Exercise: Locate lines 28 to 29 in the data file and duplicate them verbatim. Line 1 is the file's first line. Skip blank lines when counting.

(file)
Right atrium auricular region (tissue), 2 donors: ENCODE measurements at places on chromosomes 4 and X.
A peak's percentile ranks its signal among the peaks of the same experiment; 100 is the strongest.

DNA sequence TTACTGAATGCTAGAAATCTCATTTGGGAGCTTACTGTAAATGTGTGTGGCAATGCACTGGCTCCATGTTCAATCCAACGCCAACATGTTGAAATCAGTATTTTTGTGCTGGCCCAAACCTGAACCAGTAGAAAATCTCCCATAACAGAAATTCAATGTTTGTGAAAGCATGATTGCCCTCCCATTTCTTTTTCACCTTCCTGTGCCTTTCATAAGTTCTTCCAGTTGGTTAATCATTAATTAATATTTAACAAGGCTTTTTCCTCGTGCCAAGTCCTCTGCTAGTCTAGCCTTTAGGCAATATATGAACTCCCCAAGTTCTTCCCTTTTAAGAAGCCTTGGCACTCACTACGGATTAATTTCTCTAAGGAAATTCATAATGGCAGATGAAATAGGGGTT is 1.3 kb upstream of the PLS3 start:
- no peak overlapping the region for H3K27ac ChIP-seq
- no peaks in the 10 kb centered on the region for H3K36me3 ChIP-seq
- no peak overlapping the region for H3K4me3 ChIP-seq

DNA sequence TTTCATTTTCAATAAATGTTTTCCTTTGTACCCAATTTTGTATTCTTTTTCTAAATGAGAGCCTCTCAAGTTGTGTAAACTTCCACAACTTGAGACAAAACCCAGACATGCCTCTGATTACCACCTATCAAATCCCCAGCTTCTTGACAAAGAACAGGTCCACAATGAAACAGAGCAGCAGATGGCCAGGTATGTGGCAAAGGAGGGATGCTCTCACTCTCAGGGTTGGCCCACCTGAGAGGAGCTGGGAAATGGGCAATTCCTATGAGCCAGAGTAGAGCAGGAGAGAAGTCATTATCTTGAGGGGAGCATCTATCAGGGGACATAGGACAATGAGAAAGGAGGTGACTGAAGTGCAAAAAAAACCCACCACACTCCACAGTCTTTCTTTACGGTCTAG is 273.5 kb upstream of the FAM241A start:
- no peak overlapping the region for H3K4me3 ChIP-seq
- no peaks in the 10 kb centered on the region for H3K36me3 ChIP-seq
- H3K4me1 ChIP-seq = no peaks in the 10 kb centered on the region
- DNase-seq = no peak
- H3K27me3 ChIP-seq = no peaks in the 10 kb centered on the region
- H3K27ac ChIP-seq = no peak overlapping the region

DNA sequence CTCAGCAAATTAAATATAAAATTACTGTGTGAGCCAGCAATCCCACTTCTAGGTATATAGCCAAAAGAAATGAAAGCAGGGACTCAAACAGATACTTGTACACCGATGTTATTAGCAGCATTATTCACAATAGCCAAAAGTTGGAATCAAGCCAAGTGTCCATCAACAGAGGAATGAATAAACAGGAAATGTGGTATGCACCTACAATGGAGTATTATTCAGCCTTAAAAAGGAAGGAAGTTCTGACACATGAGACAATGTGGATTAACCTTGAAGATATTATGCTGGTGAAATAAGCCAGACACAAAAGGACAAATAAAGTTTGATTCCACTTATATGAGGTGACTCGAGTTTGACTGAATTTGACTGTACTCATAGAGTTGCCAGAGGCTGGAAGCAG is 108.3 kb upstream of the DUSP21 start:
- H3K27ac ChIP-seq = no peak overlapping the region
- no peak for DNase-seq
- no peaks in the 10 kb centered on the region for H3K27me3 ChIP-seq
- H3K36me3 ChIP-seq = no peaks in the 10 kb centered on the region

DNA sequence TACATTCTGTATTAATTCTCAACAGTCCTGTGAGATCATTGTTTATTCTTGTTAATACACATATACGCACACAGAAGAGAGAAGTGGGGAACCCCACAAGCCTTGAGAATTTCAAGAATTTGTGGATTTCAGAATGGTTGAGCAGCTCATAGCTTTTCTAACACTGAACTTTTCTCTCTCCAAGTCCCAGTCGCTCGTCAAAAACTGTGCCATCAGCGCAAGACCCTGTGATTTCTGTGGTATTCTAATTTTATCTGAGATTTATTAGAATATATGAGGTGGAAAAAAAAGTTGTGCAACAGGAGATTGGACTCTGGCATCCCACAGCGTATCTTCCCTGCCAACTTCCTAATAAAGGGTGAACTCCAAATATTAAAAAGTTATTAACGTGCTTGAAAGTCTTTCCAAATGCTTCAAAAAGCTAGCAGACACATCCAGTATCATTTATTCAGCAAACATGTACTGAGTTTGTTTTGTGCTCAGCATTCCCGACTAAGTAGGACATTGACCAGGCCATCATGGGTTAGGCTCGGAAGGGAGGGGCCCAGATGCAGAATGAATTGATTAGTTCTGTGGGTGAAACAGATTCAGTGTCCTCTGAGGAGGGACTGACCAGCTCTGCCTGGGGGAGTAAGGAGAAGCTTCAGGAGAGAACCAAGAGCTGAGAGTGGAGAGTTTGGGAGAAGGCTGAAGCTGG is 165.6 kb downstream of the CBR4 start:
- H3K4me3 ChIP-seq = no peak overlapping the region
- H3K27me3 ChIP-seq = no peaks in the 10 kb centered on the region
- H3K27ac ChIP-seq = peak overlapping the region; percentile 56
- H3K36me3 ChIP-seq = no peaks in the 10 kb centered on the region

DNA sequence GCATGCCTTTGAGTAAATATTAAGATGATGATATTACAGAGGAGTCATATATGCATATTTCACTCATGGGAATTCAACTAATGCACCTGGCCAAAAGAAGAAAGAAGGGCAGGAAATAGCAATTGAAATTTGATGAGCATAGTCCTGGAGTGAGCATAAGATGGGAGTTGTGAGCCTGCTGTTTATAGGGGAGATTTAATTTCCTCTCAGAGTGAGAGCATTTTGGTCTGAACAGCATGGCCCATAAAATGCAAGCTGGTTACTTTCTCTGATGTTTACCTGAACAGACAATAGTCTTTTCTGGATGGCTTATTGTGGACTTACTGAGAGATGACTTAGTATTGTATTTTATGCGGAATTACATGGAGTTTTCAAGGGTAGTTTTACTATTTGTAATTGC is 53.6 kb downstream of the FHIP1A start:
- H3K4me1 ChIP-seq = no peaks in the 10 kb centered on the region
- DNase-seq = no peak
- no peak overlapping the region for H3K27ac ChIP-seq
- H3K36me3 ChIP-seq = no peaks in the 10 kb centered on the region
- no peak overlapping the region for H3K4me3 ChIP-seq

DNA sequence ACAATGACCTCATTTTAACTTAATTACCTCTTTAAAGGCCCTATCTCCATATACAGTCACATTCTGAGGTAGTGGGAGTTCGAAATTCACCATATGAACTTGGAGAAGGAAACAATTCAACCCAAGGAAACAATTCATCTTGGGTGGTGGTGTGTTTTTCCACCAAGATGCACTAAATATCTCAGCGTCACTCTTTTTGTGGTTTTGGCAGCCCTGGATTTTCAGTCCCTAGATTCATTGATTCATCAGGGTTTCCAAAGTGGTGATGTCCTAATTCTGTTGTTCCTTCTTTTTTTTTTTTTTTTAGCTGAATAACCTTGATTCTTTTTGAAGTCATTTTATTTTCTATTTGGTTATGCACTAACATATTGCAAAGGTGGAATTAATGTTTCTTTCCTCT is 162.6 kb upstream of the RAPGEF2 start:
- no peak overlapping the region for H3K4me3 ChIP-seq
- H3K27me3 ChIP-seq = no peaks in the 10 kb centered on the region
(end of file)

- H3K36me3 ChIP-seq = no peaks in the 10 kb centered on the region
- no peak overlapping the region for H3K4me3 ChIP-seq